Upstart Crow West End tickets, cast, plot, running time - all you need to know!

Upstart Crow in London's West End 2020 - current cast, best tickets and theatre

the upstart crow

Upstart Crow has landed on London’s West End for 2020 – here’s all you need to know.

From the current West End cast of Upstart Crow to the latest and best ticket offers, here’s everything about the show.


The hit BBC TV sitcom has been adapted for the stage by Ben Elton, who wrote the TV series, and will be directed by Olivier award-winner Sean Foley (The Ladykillers, Jeeves and Wooster and The Miser).

Upstart Crow West End theatre, booking and running time

The show is plays the Gielgud Theatre, Shaftesbury Avenue, London. Previews from 7 February through to 25 April.

The running time of Upstart Crow is 2 hours including one 20 minute interval.

Best and Cheapest London tickets

Tickets for Upstart Crow in the West End are now on public sale. Costs range from £15 to £127.50.

The standard performance schedule is Monday to Saturday at 7:30pm with Wednesday & Saturday matinees at 2:30pm.

Book Upstart Crow tickets here »

Upstart Crow West End cast 2019

Leading the cast, David Mitchell will once more donning the bald wig and bardish coddling pouch in his iconic characterisation of Will Shakespeare.

Joining Mitchell on the cast is Gemma Whelan who will co-star as the sweet and fragrant Kate.


Also reprising their TV roles are Helen Monks as Susanna, Rob Rouse as Ned Bottom and Steve Speirs as Richard Burbage. Meanwhile, Mark Heap, who played Robert Greene in the TV series, will play new character, Dr John Hall.

Further cast includes Danielle Phillips, Jason Callender and Rachel Summers (This Islands Mine).

A synopsis of the show reveals:

It is 1605 and England’s greatest playwright is in trouble. King James has been on the throne for two years and Will Shakespeare has produced just two plays, both of which being generally considered to resemble the large semi-flightless birds recently discovered pecking corn and going ‘gobble gobble’ in the New World. Measure for Measure was incomprehensible bollingbrokes by any measure and All’s Well That End’s Well didn’t even end well. Will must lift his game or risk his head. Those who work at the pleasure of the King live in constant fear of his favour. No one has forgotten what happened to Henry VIII’s marriage guidance councillor.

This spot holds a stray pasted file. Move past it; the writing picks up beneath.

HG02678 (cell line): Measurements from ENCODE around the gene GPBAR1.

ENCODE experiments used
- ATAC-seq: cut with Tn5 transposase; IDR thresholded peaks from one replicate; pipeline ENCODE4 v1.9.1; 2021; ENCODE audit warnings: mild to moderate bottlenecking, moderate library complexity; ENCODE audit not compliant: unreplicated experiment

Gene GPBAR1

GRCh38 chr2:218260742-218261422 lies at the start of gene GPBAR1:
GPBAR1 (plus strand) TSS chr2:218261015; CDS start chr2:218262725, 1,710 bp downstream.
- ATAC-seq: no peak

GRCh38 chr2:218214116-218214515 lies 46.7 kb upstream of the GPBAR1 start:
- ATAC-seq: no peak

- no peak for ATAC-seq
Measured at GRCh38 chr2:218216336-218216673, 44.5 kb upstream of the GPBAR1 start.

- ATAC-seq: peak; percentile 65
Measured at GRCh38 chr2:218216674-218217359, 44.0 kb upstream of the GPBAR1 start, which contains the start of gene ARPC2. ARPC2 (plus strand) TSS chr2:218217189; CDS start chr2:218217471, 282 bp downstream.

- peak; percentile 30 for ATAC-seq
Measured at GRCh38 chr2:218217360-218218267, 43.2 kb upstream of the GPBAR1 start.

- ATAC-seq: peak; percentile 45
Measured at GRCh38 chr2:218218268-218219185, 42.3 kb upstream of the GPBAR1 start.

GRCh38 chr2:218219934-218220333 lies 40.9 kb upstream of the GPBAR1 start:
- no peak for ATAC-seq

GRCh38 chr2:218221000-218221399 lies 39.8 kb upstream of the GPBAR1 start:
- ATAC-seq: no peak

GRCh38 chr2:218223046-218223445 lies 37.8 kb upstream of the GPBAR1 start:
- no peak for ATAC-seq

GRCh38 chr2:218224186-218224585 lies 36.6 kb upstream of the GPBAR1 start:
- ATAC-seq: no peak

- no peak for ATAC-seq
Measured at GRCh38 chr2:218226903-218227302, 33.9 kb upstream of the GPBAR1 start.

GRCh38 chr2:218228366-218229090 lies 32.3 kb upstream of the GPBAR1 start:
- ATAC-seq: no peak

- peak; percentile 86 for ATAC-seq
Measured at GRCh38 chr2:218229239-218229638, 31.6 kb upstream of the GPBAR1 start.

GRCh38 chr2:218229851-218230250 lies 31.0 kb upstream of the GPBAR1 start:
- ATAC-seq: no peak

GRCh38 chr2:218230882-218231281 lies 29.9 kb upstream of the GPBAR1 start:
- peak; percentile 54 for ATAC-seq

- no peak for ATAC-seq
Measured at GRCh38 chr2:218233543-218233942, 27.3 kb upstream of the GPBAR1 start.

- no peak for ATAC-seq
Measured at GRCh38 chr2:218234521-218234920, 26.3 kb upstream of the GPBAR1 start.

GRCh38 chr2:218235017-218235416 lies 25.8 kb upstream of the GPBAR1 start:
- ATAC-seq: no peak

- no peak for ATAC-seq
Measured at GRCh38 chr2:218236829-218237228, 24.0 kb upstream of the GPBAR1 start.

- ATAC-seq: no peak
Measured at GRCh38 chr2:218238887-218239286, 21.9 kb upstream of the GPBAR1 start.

Will desperately needs to come up with a brilliant new plot but he is finding it impossible to focus on finding one. He’s too distracted by family troubles. He’s considering dividing all his lands and property between his jealous, squabbling daughters and, to add to the confusion, two shipwrecked, Moorish, cross-dressing, identical twins have just arrived, separately and unaware of each other, at his door. How the futtock can a Bard be expected to find a plot for a play with all that is going on in the house?

To make matters worse Will’s friend and housekeeper Kate, horrified at the exploitation of showbiz animals for entertainment, has recently ‘liberated’ the Globe Theatre’s prize dancing bear. Kate intends to keep the poor distressed animal in the scullery until she can reintroduce her into the wild, but Mrs Whiskers (who was born to dance) has other plans. You can take the dancing bear out of the theatre, but you can’t take the theatre out of the dancing bear.

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